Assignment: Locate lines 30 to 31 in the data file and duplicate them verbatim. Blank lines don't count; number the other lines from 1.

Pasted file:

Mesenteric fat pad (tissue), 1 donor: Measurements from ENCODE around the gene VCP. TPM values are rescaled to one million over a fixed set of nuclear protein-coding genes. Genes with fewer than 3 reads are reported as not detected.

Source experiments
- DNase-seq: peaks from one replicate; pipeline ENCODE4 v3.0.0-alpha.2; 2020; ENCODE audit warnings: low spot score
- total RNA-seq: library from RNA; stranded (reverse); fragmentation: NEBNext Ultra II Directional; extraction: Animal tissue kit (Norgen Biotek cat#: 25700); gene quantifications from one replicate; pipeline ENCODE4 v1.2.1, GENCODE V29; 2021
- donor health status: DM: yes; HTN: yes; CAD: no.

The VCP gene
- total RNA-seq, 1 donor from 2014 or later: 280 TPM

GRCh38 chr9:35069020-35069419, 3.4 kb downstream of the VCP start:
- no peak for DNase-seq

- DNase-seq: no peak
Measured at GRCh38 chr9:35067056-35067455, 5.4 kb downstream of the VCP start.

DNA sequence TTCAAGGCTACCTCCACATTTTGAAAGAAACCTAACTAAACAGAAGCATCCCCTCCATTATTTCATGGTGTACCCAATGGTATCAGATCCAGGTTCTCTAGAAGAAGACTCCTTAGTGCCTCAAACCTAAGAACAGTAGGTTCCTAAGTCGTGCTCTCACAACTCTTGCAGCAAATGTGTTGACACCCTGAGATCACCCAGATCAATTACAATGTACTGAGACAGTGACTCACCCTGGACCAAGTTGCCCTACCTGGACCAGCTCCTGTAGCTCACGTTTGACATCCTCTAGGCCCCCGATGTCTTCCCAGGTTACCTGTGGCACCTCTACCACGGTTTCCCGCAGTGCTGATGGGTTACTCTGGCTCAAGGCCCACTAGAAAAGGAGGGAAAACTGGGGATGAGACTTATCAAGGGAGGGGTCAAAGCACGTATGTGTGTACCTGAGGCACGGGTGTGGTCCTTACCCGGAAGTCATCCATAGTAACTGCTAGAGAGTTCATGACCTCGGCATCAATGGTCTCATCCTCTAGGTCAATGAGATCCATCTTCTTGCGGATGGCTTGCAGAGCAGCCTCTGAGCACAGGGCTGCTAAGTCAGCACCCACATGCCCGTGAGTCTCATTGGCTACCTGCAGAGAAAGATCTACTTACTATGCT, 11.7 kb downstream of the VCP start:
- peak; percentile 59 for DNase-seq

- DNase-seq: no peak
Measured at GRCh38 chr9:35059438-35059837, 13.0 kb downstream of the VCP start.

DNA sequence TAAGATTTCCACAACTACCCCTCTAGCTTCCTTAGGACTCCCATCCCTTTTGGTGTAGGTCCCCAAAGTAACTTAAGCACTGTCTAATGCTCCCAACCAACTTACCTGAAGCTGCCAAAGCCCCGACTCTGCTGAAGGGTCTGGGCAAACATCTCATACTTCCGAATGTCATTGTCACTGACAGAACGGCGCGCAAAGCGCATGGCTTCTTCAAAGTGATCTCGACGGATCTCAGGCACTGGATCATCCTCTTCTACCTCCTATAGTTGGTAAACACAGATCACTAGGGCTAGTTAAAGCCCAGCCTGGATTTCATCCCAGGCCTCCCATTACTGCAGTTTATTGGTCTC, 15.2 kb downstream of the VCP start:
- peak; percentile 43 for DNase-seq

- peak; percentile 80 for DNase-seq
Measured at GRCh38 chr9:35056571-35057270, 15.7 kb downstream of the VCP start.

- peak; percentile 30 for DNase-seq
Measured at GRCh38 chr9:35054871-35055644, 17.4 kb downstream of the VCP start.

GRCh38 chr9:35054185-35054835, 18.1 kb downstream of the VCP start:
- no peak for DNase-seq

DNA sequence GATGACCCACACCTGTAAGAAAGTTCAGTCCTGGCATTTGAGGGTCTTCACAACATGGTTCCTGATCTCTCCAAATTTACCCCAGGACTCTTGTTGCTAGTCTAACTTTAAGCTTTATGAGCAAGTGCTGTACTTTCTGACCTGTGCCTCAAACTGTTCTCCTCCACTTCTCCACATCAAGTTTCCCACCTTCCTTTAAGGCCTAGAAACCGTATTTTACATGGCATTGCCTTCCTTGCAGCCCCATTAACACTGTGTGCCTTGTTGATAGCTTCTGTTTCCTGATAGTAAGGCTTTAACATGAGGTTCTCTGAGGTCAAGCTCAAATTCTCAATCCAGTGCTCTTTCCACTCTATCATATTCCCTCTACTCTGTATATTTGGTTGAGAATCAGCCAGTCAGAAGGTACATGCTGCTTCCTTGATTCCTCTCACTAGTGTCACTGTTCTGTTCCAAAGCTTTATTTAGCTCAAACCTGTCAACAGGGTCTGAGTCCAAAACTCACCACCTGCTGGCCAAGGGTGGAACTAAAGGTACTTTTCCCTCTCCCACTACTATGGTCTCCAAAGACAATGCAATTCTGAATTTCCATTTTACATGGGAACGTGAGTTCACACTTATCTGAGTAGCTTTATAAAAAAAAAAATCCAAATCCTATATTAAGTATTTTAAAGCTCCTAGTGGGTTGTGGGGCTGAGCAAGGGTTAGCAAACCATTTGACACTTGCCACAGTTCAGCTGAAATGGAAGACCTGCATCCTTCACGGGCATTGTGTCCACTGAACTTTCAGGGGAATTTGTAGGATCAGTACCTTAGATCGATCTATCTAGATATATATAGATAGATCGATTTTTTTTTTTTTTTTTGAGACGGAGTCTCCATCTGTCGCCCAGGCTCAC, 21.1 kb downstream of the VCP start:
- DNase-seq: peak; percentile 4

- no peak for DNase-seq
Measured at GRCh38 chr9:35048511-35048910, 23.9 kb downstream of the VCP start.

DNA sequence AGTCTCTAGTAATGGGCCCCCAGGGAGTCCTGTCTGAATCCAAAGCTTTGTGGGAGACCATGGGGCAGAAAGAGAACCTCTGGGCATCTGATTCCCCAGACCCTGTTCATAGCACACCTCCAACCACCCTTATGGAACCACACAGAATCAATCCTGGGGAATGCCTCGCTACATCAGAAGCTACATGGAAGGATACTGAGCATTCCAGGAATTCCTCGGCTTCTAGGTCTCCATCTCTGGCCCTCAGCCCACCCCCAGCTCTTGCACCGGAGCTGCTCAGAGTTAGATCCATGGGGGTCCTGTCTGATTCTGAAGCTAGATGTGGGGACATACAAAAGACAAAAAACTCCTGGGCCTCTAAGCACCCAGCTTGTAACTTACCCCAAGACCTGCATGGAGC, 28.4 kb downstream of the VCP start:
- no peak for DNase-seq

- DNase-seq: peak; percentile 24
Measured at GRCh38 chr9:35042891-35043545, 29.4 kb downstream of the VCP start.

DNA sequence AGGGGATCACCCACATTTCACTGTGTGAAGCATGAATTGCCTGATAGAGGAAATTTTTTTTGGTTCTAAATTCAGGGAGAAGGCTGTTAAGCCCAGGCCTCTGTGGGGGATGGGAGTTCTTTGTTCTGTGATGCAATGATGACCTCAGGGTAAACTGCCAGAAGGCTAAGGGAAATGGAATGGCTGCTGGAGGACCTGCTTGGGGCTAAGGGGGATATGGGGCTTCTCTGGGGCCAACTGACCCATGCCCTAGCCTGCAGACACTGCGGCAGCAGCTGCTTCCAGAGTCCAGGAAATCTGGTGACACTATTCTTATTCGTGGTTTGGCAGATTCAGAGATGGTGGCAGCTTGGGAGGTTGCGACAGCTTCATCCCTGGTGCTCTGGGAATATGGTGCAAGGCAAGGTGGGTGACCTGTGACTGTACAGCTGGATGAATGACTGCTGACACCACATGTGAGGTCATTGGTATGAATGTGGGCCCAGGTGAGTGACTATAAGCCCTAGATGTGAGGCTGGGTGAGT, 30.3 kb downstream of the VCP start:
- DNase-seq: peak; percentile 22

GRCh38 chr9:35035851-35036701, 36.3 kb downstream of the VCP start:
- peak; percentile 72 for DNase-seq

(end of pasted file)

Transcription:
- DNase-seq: peak; percentile 24
Measured at GRCh38 chr9:35042891-35043545, 29.4 kb downstream of the VCP start.